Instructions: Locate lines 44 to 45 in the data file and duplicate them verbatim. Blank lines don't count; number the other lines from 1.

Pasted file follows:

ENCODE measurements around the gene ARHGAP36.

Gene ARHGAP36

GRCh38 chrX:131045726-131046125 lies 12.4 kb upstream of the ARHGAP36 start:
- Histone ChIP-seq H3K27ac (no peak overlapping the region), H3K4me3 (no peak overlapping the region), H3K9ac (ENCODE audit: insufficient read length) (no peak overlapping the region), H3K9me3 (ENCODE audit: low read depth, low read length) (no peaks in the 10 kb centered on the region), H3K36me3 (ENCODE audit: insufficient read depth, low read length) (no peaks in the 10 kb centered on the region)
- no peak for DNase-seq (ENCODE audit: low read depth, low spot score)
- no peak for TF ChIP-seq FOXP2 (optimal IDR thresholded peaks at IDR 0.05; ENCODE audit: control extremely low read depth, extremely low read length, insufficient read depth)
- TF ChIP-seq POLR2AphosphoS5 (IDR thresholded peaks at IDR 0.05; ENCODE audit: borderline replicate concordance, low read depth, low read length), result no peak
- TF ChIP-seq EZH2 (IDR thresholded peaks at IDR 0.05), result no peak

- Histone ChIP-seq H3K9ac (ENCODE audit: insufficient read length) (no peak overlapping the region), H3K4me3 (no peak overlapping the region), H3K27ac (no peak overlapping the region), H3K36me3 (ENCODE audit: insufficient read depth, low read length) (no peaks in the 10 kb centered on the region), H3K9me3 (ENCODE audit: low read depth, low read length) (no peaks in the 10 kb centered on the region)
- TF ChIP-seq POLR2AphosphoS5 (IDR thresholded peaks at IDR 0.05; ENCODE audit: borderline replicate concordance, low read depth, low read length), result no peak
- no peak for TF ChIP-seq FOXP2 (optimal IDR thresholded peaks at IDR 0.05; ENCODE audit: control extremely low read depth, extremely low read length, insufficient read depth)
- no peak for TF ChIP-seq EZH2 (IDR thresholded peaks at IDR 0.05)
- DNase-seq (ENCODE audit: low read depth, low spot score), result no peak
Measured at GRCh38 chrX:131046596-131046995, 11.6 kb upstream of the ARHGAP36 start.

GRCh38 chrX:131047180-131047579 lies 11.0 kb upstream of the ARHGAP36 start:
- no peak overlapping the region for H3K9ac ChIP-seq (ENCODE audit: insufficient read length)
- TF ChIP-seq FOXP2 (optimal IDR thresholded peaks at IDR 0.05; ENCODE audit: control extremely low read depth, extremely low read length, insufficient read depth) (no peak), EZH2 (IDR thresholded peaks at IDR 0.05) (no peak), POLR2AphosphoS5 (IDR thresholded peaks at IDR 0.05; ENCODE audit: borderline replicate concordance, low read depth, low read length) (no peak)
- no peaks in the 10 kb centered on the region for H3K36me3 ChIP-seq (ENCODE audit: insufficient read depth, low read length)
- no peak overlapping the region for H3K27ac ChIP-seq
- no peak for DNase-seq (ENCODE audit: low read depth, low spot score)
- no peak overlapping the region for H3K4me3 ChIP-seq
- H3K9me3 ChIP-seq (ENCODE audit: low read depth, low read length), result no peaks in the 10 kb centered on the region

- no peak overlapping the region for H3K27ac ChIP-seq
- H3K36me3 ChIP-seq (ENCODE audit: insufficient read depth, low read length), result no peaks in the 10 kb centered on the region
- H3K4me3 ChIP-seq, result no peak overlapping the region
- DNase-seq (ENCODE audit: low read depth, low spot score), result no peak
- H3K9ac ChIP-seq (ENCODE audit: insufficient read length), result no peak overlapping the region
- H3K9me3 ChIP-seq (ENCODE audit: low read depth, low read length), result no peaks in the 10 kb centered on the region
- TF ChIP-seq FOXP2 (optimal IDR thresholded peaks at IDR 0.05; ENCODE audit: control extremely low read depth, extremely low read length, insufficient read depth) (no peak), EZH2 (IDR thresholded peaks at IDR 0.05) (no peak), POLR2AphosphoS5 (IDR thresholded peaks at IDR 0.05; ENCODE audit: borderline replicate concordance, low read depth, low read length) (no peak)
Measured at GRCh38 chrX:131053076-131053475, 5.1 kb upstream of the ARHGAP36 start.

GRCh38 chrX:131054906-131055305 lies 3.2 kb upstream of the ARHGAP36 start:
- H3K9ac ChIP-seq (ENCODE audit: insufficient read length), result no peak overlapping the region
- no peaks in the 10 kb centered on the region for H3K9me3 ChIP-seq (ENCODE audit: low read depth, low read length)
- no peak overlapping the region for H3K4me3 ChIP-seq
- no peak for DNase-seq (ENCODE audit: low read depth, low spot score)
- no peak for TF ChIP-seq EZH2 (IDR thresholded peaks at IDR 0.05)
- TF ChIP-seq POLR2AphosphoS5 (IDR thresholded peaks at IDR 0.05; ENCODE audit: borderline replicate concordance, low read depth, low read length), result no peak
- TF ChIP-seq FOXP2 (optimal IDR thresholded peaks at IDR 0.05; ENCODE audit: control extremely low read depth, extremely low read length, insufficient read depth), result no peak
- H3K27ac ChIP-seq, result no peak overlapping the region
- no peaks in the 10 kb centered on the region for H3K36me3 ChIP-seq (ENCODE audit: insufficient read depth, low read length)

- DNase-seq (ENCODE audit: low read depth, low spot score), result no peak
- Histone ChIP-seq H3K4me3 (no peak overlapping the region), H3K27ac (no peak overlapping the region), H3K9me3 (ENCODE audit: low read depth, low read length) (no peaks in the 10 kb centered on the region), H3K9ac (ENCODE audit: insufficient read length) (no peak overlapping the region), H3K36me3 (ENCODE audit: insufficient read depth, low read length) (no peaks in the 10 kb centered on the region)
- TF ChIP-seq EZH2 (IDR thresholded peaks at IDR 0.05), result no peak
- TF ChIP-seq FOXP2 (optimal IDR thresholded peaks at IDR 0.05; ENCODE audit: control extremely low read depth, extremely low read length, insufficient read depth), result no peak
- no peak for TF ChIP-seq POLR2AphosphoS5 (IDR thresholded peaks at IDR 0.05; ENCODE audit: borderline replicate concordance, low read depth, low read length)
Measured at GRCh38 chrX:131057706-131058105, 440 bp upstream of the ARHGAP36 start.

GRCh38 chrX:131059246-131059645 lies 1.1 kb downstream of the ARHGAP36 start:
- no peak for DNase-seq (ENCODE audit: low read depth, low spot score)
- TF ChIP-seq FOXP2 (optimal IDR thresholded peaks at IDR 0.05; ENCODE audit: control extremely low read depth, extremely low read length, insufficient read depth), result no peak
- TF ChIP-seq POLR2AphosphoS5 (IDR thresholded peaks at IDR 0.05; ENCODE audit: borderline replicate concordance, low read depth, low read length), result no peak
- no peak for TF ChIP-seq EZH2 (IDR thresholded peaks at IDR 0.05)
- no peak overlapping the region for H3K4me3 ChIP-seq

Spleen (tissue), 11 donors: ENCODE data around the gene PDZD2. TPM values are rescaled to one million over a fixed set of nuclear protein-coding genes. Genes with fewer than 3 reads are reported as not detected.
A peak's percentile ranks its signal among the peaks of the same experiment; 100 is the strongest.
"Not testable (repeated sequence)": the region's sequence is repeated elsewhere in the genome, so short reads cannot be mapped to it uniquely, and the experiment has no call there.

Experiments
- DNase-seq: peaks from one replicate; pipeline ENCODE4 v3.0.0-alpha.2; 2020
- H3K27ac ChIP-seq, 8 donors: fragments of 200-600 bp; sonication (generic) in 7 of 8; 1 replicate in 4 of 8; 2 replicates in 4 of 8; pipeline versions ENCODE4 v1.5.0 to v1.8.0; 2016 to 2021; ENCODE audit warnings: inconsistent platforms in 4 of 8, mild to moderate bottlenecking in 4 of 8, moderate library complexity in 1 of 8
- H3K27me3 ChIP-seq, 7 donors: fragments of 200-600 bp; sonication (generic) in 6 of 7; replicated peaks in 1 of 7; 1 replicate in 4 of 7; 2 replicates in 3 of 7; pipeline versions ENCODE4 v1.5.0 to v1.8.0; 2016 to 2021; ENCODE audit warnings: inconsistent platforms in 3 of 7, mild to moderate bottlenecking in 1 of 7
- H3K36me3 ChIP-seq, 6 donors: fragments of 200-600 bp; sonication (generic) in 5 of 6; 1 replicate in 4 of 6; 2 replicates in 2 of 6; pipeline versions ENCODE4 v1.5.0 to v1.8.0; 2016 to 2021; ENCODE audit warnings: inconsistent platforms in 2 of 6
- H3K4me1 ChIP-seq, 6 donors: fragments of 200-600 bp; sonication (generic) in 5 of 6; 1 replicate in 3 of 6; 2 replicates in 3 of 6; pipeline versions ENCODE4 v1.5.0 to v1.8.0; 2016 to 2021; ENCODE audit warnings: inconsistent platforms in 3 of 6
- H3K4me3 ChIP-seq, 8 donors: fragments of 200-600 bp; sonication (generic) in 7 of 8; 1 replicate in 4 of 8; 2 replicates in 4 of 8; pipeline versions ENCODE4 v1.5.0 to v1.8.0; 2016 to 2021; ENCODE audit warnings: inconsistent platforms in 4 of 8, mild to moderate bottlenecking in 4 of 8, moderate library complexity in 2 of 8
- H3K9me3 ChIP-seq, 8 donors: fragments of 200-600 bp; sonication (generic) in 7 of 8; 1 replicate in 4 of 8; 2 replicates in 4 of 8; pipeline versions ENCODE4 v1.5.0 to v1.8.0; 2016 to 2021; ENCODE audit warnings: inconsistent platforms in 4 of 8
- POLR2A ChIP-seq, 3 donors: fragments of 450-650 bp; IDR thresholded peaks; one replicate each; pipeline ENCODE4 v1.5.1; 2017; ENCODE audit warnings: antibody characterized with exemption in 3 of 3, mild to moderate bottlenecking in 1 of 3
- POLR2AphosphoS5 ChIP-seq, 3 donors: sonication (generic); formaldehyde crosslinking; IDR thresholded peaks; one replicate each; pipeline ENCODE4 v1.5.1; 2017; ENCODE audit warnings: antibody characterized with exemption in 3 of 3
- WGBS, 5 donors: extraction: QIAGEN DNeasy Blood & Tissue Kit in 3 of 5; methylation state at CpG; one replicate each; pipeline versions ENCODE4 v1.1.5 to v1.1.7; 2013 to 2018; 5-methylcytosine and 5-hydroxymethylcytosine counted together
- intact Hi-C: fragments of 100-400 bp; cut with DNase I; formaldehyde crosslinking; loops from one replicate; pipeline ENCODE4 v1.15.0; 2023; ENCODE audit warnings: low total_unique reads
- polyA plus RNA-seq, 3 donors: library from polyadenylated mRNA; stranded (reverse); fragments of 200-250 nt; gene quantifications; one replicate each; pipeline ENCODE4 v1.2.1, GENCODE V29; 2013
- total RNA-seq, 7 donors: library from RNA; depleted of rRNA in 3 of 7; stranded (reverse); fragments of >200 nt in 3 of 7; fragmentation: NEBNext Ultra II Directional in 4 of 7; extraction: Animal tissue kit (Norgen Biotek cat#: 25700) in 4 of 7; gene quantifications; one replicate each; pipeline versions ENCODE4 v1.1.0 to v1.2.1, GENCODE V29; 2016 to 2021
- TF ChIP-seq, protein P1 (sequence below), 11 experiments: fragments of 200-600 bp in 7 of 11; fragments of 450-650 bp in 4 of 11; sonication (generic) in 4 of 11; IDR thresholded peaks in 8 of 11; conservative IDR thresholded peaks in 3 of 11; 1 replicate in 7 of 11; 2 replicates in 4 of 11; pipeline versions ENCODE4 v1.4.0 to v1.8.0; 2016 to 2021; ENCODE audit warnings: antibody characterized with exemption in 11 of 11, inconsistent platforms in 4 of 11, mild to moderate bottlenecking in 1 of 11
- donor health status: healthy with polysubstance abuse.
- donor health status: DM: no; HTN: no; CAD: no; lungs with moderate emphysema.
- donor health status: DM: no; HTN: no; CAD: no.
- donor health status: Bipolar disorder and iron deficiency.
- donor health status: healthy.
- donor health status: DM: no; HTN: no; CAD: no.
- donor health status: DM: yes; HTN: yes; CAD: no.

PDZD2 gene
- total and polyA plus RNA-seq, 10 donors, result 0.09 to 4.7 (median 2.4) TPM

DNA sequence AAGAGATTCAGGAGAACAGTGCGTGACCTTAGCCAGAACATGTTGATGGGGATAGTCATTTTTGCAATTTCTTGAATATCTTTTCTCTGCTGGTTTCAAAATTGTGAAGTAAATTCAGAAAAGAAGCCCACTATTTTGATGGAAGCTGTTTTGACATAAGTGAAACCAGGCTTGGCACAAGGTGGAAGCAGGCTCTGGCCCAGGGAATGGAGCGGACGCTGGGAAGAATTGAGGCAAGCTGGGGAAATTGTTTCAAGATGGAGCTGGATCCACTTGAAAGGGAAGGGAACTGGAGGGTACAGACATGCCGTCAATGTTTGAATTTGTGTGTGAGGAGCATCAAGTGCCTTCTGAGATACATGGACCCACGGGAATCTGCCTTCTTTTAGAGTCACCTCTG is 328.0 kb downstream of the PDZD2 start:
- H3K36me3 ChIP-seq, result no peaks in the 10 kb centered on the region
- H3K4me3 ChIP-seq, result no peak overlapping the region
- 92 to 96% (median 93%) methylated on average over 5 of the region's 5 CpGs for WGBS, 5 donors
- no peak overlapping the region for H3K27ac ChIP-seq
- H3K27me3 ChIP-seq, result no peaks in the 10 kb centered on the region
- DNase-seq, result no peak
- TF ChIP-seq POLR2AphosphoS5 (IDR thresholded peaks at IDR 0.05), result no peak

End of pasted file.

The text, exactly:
- TF ChIP-seq FOXP2 (optimal IDR thresholded peaks at IDR 0.05; ENCODE audit: control extremely low read depth, extremely low read length, insufficient read depth), result no peak
- no peak for TF ChIP-seq POLR2AphosphoS5 (IDR thresholded peaks at IDR 0.05; ENCODE audit: borderline replicate concordance, low read depth, low read length)